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Other Is there anything wrong with using the same poster again?

  1. May 11, 2016 #1
    My university system hosted an undergraduate research conference at which I presented a poster that I made. There is another undergraduate research conference that I plan on attending in addition to this. Is it frowned upon to present the same poster at both conferences? I know they're not "real" professional conferences, but I'd just like to make sure that I'm not doing anything that's looked down upon.
     
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  3. May 11, 2016 #2
    I certainly hope there's nothing wrong with that. I used the same poster at the same symposium three years in a row. I had to pay for my own posters and the poster was so general that it described at a third-grade level the research I did all four years. Plus, it was just to fulfill an honors requirement, I also gave an oral presentation at the same symposium that I obviously switched up each year.

    Long story short, it's not really frowned upon, especially if it's at two different conferences. No sane person can be expected to produce new research between two conferences that are so close together. If you're concerned, ask your advisors and see what people usually do.
     
  4. May 11, 2016 #3

    analogdesign

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    People do it all the time, especially at showcases such as an undergraduate research conference. If the poster is still relevant, it is ok to use it. It is *very* common for students to re-use conference posters they presented at peer-reviewed conferences at these undergraduate (or graduate) research events.
     
  5. May 11, 2016 #4

    Choppy

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    Technically you shouldn't.

    Most conferences expect you to present an original piece of work, unless otherwise stated. Where this can come back to bite you is if you list these on your CV as separate conference abstract publications. It's like trying to claim twice the credit for work that was done only once. This is something that people on admissions committees or hiring committees know to look out for.

    That said, it's fairly common for people to present posters at larger national or international conferences and then bring the posters back and present them at more local venues. I think it's fine to present the same poster at two conferences that are targeted at undergraduates. And then on your CV, you might list the citation once, but state that the poster was presented at two conferences.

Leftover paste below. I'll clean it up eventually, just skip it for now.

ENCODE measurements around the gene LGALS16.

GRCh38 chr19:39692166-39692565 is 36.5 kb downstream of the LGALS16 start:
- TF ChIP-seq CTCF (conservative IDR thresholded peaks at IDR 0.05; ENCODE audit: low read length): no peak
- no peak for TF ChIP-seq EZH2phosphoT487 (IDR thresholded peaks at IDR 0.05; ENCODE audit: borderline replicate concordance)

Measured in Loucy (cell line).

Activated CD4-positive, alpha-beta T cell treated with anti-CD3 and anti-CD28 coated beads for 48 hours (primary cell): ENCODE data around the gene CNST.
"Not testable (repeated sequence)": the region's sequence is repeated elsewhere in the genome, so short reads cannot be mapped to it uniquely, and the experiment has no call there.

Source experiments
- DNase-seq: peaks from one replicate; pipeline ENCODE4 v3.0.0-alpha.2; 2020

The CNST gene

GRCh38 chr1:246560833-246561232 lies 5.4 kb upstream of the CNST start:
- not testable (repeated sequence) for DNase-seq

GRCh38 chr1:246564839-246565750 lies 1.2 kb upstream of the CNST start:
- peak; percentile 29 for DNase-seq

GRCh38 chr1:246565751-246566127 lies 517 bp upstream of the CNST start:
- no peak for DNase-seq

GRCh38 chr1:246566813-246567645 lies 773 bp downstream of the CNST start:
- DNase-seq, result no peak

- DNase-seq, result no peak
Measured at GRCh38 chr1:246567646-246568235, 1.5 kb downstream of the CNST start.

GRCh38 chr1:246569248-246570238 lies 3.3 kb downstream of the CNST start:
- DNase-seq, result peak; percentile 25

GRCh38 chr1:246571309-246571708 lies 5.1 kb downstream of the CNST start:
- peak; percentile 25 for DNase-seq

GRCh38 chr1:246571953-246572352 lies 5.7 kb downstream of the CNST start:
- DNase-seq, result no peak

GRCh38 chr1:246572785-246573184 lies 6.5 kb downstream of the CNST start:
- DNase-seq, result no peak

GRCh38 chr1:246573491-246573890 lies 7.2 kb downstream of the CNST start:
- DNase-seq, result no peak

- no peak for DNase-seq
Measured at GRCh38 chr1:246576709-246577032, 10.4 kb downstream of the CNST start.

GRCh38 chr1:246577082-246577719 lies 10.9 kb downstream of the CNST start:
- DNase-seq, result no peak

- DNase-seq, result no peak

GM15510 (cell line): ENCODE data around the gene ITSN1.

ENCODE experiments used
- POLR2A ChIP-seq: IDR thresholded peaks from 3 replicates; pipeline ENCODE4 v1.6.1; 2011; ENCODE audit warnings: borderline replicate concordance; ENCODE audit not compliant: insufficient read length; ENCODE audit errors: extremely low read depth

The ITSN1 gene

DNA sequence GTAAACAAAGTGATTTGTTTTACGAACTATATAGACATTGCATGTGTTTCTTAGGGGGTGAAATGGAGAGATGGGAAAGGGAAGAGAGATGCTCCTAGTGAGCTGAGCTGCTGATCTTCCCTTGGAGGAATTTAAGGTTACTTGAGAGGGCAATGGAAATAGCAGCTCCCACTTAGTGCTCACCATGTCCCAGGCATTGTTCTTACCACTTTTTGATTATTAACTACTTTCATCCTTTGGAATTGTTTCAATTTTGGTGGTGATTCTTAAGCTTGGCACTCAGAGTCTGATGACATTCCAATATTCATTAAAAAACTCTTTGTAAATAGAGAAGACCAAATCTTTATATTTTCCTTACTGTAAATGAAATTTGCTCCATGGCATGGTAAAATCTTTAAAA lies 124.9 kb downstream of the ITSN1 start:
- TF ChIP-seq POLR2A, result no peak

6. May 11, 2016 #5

    analogdesign

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    To be fair, you probably won't have "presented paper at my University undergraduate research conference" on your CV for long, but you'll have a poster you presented at a national conference on forever.

    I never put my "department research forum" posters on my CV since they were automatically accepted so they weren't really an accomplishment. For me they were a burden since I had to study for classes!
     
  7. May 11, 2016 #6
    Right, that was my plan. Does presenting at undergraduate events like this help with graduate admissions in general? i.e. it's open to any undergraduate doing research, but at the same time, it's still experience doing a poster.
     
  8. May 11, 2016 #7

    atyy

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    Check the conference guidelines, eg. https://www.sfn.org/annual-meeting/...or-abstracts/rules-for-scientific-submissions

    "Work submitted for presentation should not have been reported previously in an archival scientific publication, either as an article or as an abstract, at the time of submission.
    Furthermore, the abstract and poster presentation may not be presented at another meeting prior to the scheduled SfN presentation date unless it is at a published satellite event of Neuroscience 2016."

    You can email the conference organizer to check if you are not sure.
     
    Last edited: May 11, 2016
  9. May 11, 2016 #8
    This looks to be about a full, new-results, publication, professional conference, though. How does that compare to conferences held specifically for undergrads to show their research?
    I will check out the website, though.
     
  10. May 11, 2016 #9

    atyy

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    I'm not sure, it probably varies, so check the specifics for the conferences you are interested in, and send them an email if their website doesn't seem to be very clear.
     
  11. May 12, 2016 #10

    Choppy

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    It's largely the research project itself that's the big help with graduate school admissions. But generally speaking I think that presenting your work, even at an undergraduate conference or a local venue is seen positively. Presenting your work is part of being a successful researcher.
     
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